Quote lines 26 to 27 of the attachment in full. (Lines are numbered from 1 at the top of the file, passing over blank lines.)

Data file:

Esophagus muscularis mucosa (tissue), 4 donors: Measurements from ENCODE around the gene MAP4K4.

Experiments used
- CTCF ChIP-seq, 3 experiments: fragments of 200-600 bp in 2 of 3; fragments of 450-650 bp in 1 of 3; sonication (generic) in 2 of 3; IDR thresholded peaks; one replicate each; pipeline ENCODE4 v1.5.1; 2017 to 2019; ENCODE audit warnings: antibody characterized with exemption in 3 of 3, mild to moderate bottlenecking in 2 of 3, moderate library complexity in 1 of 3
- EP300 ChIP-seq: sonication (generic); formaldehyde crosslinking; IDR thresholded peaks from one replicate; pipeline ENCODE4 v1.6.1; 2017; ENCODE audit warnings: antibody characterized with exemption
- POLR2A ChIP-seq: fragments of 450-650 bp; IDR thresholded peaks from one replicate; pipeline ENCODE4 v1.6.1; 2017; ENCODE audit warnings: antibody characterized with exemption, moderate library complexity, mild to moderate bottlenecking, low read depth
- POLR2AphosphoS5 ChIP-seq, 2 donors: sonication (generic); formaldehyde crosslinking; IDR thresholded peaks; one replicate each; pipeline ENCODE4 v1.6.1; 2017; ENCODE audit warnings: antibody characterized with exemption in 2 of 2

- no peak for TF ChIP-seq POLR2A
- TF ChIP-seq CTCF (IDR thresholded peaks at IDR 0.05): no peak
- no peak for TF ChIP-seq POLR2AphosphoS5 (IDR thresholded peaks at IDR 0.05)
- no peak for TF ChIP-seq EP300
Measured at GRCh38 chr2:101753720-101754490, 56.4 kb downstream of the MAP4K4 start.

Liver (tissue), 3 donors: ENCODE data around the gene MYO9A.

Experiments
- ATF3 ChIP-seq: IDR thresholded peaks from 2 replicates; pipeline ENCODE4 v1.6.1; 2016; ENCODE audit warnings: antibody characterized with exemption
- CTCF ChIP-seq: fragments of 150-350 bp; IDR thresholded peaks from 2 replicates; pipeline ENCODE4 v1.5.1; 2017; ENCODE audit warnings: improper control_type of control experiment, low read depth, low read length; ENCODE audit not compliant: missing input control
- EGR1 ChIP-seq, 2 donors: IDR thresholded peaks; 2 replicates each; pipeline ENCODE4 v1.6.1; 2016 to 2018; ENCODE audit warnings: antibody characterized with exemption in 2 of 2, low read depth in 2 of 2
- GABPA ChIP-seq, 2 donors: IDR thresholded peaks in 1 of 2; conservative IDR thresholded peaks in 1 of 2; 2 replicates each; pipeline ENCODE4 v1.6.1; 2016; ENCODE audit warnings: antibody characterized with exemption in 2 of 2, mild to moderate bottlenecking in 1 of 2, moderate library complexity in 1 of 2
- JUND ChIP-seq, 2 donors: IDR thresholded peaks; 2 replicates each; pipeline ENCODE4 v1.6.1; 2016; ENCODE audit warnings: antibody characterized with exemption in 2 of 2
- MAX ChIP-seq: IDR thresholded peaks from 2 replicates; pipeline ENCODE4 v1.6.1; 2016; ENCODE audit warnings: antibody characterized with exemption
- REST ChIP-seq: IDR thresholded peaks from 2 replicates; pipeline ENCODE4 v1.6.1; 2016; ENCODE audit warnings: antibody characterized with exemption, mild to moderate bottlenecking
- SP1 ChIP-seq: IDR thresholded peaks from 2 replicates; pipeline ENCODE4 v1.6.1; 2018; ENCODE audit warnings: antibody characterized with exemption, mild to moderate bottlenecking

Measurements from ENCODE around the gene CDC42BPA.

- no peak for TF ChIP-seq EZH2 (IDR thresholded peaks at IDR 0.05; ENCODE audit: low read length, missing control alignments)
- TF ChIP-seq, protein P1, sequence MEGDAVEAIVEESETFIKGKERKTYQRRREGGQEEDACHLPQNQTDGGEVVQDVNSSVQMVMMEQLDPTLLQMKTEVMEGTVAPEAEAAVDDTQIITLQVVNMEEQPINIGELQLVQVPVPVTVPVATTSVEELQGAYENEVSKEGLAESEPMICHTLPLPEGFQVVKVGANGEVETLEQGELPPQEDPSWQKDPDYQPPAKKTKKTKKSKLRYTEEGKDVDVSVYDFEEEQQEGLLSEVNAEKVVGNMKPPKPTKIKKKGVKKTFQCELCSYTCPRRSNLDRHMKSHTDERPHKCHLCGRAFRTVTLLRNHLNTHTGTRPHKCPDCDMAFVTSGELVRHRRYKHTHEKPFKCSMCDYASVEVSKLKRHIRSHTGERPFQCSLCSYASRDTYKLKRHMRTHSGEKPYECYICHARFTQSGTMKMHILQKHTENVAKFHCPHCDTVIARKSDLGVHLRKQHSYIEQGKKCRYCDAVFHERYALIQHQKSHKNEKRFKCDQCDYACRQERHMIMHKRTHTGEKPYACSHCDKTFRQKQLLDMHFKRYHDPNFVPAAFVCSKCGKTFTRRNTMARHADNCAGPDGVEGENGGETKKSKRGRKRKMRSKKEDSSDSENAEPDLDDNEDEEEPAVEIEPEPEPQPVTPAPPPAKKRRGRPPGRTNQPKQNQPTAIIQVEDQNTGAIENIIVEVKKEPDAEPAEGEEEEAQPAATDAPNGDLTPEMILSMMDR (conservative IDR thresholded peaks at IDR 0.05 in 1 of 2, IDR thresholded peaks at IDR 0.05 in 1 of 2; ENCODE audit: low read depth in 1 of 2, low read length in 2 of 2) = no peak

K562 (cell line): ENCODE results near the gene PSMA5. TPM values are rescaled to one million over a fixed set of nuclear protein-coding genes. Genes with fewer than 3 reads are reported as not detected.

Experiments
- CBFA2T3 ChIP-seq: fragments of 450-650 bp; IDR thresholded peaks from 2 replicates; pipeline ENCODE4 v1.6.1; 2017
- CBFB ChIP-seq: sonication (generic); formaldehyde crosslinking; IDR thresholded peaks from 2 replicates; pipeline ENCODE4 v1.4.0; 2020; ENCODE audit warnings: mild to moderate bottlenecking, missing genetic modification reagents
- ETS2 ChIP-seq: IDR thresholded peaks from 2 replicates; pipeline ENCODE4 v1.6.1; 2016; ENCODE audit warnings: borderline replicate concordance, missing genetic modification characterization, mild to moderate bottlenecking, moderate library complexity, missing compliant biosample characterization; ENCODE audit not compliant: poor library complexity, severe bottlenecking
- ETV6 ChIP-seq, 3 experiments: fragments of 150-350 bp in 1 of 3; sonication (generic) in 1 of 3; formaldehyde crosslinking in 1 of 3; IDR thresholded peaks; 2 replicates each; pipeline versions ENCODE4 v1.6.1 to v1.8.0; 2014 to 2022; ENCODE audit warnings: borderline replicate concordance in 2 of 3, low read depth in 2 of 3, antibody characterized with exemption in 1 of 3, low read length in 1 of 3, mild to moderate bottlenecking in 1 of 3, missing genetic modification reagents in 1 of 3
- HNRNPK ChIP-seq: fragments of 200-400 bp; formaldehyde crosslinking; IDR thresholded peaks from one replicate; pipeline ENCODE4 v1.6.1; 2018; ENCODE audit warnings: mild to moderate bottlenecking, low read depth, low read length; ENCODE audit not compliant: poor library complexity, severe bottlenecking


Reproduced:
Experiments
- CBFA2T3 ChIP-seq: fragments of 450-650 bp; IDR thresholded peaks from 2 replicates; pipeline ENCODE4 v1.6.1; 2017